|Say what you will about "The Flame", but its non-LP flip-side, "Through the Night" is one of THE hidden gems of the Cheap Trick discography. Sounds like music snobbery, I know, but it's absolutely true.|
I have no idea if the album is really any good or not, and I don’t much care. Lap of Luxury, and the resurgence in Cheap Trick’s popularity that came with it, is the reason we’re a couple of months deep into a series about Rockford, Illinois’ most famous sons rather than one about, I don’t know, Led Zeppelin or Queen or something. It is the reason why, of all of the brilliant, timeless music I made first contact with in that coming-of-age summer of my fourteenth year, this band stood – then as now – head and shoulders above the rest for me. If that in and of itself isn’t good enough reason for me to give Lap of Luxury an automatic pass to the front of the line, I defy you to tell me what is.
I’m neither a hippie nor a religious man, and as a result I’m usually not much one for talk of destiny or fate. All that said, there are some things in this world that don’t come with a good explanation. I’ve no idea why I actually picked up Lap of Luxury in the first place. I was with my mother, in a Pathmark drug store – the famous grocery chain dabbled in CVS/Rite-Aid-style installations for a short while – a few blocks away from our ultimate destination: my grandmother’s house. They had a half-aisle of music in the joint, and Mom was often good for a gift when we found ourselves there; call it bribery if you must, or maybe just making sure I had something to do while the rest of the family argued. The nature of the deal was very use-it-or-lose-it, however, and this discriminating fourteen year old knew that it always behooved him to “find something interesting” amongst the store’s small variety of recordings.
Whatever it was that I was really hoping they had is long since lost to time. Looking for a runner-up prize, something just drew me to a tape copy of Lap of Luxury. I’m not at all sure why: I knew nothing about the band save that I’d heard their name before, didn’t think I knew any of the songs on the back cover, and hadn’t even remotely considered it before walking in the door. I just looked at it for a minute or two, and decided this was what I wanted. I handed it off to Mom, who met it with a raised eyebrow: “You like these guys?”
Crap. I had no idea if I liked these guys or not, but I wanted a free album, damn it. I came up with some insta-bullshit about having seen a good video of theirs on MTV, and awaited Mom’s reply with a bit of baited breath. “That’s cool. They’re a really good band, actually. You know they’ve been around a while, right?” At that moment, I didn’t care about that at all, actually; I just cared that the free booty was in the bag.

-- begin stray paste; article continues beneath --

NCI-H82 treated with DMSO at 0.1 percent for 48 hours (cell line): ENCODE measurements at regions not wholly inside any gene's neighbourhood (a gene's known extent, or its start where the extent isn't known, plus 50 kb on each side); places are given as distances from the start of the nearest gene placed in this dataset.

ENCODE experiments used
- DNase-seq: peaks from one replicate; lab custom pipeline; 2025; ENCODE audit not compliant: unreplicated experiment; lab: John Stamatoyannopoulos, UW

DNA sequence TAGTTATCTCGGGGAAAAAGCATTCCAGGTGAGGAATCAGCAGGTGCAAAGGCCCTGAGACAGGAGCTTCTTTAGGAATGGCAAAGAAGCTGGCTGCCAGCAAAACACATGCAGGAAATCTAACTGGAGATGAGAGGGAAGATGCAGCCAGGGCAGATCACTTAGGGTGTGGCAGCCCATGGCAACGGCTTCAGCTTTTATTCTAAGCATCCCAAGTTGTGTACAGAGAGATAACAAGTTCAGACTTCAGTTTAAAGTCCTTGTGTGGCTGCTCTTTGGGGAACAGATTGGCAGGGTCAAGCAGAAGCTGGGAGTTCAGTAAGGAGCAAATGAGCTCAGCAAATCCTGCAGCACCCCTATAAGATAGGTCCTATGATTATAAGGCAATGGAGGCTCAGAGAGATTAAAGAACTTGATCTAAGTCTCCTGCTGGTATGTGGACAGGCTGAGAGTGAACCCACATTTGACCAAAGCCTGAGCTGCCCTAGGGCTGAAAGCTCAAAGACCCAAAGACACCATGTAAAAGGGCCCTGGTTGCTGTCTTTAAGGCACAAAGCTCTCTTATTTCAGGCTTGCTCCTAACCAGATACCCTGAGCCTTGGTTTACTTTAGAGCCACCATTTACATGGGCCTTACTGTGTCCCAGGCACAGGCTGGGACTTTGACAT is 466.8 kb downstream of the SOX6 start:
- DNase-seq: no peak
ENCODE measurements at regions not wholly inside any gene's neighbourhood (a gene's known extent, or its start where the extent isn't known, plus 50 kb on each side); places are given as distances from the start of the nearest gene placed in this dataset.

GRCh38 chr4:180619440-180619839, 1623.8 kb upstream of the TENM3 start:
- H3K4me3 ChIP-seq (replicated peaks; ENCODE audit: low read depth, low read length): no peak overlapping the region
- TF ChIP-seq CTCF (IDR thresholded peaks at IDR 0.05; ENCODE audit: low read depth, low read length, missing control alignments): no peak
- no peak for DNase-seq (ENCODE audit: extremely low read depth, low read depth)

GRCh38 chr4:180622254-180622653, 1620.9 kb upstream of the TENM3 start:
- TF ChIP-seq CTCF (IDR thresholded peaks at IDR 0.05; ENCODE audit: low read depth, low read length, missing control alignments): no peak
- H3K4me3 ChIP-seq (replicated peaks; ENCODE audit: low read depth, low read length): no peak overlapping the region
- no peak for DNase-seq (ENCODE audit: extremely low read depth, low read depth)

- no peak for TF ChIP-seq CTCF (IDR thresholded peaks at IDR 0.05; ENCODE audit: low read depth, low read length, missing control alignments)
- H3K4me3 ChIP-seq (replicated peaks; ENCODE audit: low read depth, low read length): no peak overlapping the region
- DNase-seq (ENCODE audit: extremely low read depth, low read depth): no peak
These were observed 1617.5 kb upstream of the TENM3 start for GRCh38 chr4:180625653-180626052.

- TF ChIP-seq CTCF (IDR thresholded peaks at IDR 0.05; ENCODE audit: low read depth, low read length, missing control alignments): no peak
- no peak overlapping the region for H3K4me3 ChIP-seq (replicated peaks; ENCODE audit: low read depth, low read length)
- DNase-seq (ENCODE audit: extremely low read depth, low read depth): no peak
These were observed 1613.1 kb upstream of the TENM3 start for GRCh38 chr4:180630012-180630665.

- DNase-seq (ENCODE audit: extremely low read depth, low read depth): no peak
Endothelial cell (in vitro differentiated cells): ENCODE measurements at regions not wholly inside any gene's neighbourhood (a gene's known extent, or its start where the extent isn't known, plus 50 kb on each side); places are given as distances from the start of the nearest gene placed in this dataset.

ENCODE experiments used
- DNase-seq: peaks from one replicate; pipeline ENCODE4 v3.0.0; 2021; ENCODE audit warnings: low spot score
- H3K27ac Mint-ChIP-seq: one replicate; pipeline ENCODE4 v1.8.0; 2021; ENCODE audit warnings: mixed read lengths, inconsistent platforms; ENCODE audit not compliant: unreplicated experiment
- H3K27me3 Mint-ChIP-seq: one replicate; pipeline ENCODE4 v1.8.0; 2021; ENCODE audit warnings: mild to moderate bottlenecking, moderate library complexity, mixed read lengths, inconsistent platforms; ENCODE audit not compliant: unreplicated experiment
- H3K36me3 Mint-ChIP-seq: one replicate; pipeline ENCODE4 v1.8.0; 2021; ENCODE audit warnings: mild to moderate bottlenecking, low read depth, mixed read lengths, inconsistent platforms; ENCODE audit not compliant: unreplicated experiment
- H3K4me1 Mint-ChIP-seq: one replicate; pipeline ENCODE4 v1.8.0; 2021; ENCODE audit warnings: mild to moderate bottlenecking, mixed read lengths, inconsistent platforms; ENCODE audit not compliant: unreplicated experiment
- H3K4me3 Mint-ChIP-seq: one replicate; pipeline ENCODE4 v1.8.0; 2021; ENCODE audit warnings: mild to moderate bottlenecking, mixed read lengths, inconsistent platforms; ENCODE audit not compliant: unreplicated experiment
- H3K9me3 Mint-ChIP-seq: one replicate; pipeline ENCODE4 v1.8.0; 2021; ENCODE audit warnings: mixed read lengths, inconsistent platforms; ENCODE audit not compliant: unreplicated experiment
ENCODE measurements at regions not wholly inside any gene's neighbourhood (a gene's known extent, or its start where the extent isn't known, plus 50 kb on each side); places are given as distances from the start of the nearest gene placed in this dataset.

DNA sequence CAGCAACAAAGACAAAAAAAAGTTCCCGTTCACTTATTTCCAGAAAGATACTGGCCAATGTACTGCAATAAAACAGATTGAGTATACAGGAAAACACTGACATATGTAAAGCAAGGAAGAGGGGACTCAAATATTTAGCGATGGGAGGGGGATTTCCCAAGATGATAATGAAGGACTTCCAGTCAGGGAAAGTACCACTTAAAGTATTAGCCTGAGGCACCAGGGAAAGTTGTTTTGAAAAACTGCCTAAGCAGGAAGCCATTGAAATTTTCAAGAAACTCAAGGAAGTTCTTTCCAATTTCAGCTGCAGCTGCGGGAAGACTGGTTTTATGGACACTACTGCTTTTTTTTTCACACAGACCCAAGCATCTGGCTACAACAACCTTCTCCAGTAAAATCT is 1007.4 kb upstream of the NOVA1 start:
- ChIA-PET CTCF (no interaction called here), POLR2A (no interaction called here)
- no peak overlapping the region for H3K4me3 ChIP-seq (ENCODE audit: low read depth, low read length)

As it turned out, I liked the tape just fine. I wasn’t obsessed yet – that would happen a couple of months later – but I listened to the thing all the time that summer. I knew “The Flame”, which was already well on its way to hit-dom, upon first listen, but truth be told I liked the more rockin’ tunes a bit better. Some things never change, I suppose. At the time, I would have told you that it was “one of those tapes where I don’t fast-forward any songs.” Still one of the best compliments one can give an album, provided you adjust the terminology to match technology’s march.
And you know what? Twenty-three years on, that’s still mostly the truth. Sure, Lap of Luxury doesn’t have the type-A personality of, say, Heaven Tonight, but as a collection of commercial hard rock it’s a fairly solid listen. If you’re trying Cheap Trick on for size because Steve Albini or Kurt Cobain or somebody like that said good things about ‘em, this isn’t the place to start. If, on the other hand, you’ve got a sweet tooth for BIG ‘80S ARENA ROCK but could live without the dimwitted-ness of, say, Poison or Bon Jovi, then Lap of Luxury should be just your speed. Even as admittedly diluted by record company meddling as they are here, Cheap Trick has that little something that most bands just don’t. “The Flame” didn’t become a number one because it was a brilliant composition. It became a number one because of the band’s tasteful arrangement and Robin Zander’s brilliant, dignified vocal. Is it my personal favorite Cheap Trick moment? Not hardly; hell, it’s not even remotely my personal favorite Lap of Luxury moment (that’d be “Never Had a Lot to Lose”, if you must know), but it is a big part of the reason they’re still viable as a touring act to this day. Without that second wind, they might have been completely lost to time, playing third on the bill behind REO Speedwagon and Foghat in a Sizzler parking lot in Waukesha or someplace…or, even worse, long since disbanded.
Without that second wind, maybe they also wouldn’t have entered this particular teenager’s life at just the impressionable moment they needed to. What a shame that would have been. So here’s to sappy song-factory ballads, here’s to re-formed original line-ups (welcome back, Mr. Petersson), here’s to well-timed second winds, and here’s to an album that manages, at least in my world, to be brilliant without even necessarily being good.
Next week: Never had a lot to lose, indeed.